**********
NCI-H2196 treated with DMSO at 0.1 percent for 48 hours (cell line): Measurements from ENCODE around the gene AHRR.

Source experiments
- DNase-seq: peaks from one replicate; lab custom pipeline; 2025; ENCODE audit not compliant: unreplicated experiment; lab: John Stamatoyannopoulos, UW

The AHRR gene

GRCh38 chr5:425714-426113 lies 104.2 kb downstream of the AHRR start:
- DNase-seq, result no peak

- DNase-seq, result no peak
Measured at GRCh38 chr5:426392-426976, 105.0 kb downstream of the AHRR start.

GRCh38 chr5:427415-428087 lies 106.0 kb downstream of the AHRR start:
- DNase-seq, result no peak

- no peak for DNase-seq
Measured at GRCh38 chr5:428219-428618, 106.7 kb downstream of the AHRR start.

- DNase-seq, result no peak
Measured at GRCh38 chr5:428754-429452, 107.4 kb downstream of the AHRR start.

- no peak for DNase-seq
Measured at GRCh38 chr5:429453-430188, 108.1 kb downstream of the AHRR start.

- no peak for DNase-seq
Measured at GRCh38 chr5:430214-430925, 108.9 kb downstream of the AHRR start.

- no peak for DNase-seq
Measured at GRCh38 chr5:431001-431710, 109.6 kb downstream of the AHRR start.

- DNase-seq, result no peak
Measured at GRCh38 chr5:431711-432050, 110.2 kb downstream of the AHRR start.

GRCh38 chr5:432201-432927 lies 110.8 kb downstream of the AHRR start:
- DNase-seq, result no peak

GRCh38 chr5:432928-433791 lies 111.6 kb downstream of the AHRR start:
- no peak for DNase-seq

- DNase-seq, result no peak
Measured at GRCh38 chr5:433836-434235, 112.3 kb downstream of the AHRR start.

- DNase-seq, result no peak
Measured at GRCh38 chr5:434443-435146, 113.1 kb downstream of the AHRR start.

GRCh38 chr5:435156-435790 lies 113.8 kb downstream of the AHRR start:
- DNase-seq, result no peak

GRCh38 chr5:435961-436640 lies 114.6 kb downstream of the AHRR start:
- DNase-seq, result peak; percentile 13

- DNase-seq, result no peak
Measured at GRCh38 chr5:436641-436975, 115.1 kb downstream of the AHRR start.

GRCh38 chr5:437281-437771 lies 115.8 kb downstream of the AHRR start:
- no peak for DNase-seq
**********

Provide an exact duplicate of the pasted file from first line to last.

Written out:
NCI-H2196 treated with DMSO at 0.1 percent for 48 hours (cell line): Measurements from ENCODE around the gene AHRR.

Source experiments
- DNase-seq: peaks from one replicate; lab custom pipeline; 2025; ENCODE audit not compliant: unreplicated experiment; lab: John Stamatoyannopoulos, UW

The AHRR gene

GRCh38 chr5:425714-426113 lies 104.2 kb downstream of the AHRR start:
- DNase-seq, result no peak

- DNase-seq, result no peak
Measured at GRCh38 chr5:426392-426976, 105.0 kb downstream of the AHRR start.

GRCh38 chr5:427415-428087 lies 106.0 kb downstream of the AHRR start:
- DNase-seq, result no peak

- no peak for DNase-seq
Measured at GRCh38 chr5:428219-428618, 106.7 kb downstream of the AHRR start.

- DNase-seq, result no peak
Measured at GRCh38 chr5:428754-429452, 107.4 kb downstream of the AHRR start.

- no peak for DNase-seq
Measured at GRCh38 chr5:429453-430188, 108.1 kb downstream of the AHRR start.

- no peak for DNase-seq
Measured at GRCh38 chr5:430214-430925, 108.9 kb downstream of the AHRR start.

- no peak for DNase-seq
Measured at GRCh38 chr5:431001-431710, 109.6 kb downstream of the AHRR start.

- DNase-seq, result no peak
Measured at GRCh38 chr5:431711-432050, 110.2 kb downstream of the AHRR start.

GRCh38 chr5:432201-432927 lies 110.8 kb downstream of the AHRR start:
- DNase-seq, result no peak

GRCh38 chr5:432928-433791 lies 111.6 kb downstream of the AHRR start:
- no peak for DNase-seq

- DNase-seq, result no peak
Measured at GRCh38 chr5:433836-434235, 112.3 kb downstream of the AHRR start.

- DNase-seq, result no peak
Measured at GRCh38 chr5:434443-435146, 113.1 kb downstream of the AHRR start.

GRCh38 chr5:435156-435790 lies 113.8 kb downstream of the AHRR start:
- DNase-seq, result no peak

GRCh38 chr5:435961-436640 lies 114.6 kb downstream of the AHRR start:
- DNase-seq, result peak; percentile 13

- DNase-seq, result no peak
Measured at GRCh38 chr5:436641-436975, 115.1 kb downstream of the AHRR start.

GRCh38 chr5:437281-437771 lies 115.8 kb downstream of the AHRR start:
- no peak for DNase-seq